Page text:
Please accept my apologies for the long delay in replying – I’ve been working on a new novel, travelling and not giving enough attention to my website. Are we too late for this now? If not, could you let me know who your publisher is – I’m not clear if you decided to actually go with HC or if you’re still with the indie publisher.


  4. Thank you so much for your book. 15 years ago I was the Rosie project. My “Don” was a 50 year old engineer with undiagnosed Aspergers and no previous experience of women. He was sweet, funny, vulnerable, very clever, good company and I loved him. Our “courtship” followed such a similar pattern of missed opportunities and misinterpreted social cues as Rosie’s and Don’s I nearly wept.
    I am a speech language therapist and have worked in a team diagnosing autistic spectrum disorders and I knew he had Aspergers, but I never understood the depth of inner turmoil he was facing adapting to this much desired new territory of a relationship. I discovered after he died he had visited a psychiatrist to ask if he had Aspergers and been told no. I suspect this professional lacked sufficient experience in this area of work, and I wondered if there may have been a different outcome if my Don had had his growing suspicions confirmed, helping him understand why he was different. The following week he didn’t turn up for church or work, and his friends and colleagues instantly recognised uncharacteristic behaviour. A lady walking her dog in the woods found him hanging from a tree.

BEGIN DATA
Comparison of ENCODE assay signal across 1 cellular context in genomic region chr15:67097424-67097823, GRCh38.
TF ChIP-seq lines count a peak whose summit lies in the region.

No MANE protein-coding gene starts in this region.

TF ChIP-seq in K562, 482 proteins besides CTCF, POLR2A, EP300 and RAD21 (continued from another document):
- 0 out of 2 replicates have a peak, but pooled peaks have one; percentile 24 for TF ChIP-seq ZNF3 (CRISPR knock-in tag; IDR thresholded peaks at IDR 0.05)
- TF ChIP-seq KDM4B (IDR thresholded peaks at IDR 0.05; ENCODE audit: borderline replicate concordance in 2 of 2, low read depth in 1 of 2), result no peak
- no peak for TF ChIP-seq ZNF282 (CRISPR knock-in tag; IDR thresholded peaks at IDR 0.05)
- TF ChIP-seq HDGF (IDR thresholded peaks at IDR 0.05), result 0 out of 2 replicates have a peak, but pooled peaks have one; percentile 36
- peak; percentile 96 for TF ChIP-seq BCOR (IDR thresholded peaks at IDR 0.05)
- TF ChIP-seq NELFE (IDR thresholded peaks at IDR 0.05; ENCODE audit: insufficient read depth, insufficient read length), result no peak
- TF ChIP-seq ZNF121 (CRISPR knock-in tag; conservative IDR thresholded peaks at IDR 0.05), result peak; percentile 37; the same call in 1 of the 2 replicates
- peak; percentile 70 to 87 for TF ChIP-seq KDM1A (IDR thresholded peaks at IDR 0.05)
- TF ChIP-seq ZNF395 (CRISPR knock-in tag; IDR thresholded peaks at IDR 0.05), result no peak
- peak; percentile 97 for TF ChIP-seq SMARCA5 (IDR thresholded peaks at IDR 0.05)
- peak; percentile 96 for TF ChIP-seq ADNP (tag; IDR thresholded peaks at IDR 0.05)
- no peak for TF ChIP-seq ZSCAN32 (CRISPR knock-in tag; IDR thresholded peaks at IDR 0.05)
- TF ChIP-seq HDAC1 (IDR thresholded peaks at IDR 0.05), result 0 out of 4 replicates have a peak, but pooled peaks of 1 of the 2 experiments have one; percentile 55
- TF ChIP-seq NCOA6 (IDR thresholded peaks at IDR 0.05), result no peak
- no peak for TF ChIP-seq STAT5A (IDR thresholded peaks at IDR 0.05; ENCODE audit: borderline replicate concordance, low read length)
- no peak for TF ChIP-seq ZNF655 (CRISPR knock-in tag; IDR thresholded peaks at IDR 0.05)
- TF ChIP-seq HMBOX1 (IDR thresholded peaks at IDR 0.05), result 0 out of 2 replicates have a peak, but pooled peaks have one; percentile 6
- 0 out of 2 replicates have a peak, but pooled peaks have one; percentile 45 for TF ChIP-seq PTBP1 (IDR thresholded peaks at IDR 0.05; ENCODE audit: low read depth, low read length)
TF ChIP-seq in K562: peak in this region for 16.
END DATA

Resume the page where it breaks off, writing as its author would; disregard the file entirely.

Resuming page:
Reading your book raised many buried emotions, but I loved your story, the characters and the humour. Through your characters I felt I have now had the conversations with my Don that we never had, and in the end I felt a great sense of peace. Thank you.